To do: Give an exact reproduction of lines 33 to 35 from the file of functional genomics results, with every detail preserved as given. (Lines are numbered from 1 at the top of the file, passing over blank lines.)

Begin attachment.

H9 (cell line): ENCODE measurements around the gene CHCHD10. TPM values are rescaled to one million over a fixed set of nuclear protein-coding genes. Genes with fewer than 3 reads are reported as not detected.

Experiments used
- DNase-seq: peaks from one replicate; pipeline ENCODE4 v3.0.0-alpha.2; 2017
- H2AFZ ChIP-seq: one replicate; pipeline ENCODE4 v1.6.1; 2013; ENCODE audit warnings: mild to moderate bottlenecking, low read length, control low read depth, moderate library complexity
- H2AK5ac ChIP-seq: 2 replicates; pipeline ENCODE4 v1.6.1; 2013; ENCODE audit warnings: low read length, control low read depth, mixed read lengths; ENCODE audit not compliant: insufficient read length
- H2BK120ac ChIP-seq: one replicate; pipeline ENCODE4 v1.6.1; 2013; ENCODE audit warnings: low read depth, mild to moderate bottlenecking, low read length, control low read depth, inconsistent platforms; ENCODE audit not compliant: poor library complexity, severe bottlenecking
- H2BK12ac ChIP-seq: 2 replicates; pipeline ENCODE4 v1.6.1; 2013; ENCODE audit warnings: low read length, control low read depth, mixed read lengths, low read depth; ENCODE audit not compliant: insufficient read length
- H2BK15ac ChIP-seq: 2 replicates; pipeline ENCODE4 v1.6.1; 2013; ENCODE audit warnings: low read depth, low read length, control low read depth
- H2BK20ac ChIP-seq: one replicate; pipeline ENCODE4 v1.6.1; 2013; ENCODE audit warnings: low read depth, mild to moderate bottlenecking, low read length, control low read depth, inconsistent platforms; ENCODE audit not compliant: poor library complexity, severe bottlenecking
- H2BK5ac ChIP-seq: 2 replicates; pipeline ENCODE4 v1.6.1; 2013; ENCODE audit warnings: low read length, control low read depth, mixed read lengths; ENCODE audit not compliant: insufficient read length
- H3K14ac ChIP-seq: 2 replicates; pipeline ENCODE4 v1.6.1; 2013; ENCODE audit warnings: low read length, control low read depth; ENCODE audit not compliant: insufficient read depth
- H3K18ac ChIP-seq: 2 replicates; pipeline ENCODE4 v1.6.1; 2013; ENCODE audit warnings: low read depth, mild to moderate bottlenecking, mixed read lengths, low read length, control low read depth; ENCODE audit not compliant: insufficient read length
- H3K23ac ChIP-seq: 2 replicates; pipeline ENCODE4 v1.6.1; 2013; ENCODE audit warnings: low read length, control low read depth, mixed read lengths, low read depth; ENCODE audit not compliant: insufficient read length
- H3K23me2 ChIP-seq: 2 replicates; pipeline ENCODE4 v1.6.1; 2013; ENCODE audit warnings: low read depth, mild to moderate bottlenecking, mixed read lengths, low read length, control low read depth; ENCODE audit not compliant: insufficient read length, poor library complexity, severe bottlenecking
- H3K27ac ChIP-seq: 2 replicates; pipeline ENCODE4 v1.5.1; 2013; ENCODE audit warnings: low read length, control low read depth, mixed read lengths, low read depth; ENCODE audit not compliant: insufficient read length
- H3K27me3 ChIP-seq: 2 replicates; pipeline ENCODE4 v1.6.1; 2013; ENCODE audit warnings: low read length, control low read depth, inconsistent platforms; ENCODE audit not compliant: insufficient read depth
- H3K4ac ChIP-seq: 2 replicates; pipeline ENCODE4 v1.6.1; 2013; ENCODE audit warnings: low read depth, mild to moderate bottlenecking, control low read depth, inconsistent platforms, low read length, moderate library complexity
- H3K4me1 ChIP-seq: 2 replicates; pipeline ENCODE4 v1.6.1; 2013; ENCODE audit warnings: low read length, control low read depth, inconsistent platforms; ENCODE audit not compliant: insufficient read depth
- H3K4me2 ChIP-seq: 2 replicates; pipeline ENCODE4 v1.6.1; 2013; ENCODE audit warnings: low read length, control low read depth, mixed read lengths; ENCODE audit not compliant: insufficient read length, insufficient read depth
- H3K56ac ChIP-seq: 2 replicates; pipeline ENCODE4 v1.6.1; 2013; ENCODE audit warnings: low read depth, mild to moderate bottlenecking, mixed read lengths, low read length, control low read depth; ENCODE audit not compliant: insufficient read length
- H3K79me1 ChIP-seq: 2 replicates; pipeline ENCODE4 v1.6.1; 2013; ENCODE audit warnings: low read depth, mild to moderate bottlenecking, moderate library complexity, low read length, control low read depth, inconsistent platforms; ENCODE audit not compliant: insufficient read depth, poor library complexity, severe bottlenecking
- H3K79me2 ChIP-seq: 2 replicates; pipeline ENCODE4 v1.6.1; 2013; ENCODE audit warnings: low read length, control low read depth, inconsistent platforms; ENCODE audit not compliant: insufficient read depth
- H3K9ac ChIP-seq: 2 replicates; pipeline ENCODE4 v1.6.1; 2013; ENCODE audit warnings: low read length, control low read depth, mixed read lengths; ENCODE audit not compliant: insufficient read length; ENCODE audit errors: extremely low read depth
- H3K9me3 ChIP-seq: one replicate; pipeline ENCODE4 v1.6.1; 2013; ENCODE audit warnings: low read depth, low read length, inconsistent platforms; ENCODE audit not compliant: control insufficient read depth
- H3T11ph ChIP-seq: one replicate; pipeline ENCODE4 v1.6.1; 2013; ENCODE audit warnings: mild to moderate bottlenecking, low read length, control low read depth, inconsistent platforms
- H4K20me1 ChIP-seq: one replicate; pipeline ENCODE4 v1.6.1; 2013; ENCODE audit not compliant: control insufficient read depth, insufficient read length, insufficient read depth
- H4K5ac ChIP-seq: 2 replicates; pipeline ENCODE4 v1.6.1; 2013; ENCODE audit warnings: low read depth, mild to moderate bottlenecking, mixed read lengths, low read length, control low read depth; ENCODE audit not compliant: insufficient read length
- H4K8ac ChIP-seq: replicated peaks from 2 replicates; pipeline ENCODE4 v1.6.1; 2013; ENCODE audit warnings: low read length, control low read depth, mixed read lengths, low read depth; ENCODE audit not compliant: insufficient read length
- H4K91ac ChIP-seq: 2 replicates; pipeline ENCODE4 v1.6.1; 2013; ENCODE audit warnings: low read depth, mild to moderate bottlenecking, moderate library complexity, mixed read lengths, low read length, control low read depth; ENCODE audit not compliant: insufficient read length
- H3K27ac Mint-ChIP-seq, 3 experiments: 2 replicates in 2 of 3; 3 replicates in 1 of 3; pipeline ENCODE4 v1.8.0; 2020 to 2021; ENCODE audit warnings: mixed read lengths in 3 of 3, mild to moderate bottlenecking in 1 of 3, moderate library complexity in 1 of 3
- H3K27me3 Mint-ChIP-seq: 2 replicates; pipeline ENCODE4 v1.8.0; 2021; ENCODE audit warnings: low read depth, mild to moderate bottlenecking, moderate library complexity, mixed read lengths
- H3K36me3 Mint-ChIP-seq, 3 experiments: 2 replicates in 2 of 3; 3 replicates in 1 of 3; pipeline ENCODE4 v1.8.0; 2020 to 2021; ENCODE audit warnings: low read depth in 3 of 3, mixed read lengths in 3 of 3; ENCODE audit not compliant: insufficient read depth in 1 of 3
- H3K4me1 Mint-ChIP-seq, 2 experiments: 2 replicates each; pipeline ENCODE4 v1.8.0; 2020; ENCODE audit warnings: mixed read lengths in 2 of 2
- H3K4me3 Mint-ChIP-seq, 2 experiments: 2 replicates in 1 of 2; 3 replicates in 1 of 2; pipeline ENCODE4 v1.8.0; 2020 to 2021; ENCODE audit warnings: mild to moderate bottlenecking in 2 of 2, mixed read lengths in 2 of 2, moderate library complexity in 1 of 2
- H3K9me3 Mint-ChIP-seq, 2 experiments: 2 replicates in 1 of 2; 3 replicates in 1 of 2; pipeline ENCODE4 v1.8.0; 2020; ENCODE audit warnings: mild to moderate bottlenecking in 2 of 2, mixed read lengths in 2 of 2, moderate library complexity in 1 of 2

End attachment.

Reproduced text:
- H3K4me1 Mint-ChIP-seq, 2 experiments: 2 replicates each; pipeline ENCODE4 v1.8.0; 2020; ENCODE audit warnings: mixed read lengths in 2 of 2
- H3K4me3 Mint-ChIP-seq, 2 experiments: 2 replicates in 1 of 2; 3 replicates in 1 of 2; pipeline ENCODE4 v1.8.0; 2020 to 2021; ENCODE audit warnings: mild to moderate bottlenecking in 2 of 2, mixed read lengths in 2 of 2, moderate library complexity in 1 of 2
- H3K9me3 Mint-ChIP-seq, 2 experiments: 2 replicates in 1 of 2; 3 replicates in 1 of 2; pipeline ENCODE4 v1.8.0; 2020; ENCODE audit warnings: mild to moderate bottlenecking in 2 of 2, mixed read lengths in 2 of 2, moderate library complexity in 1 of 2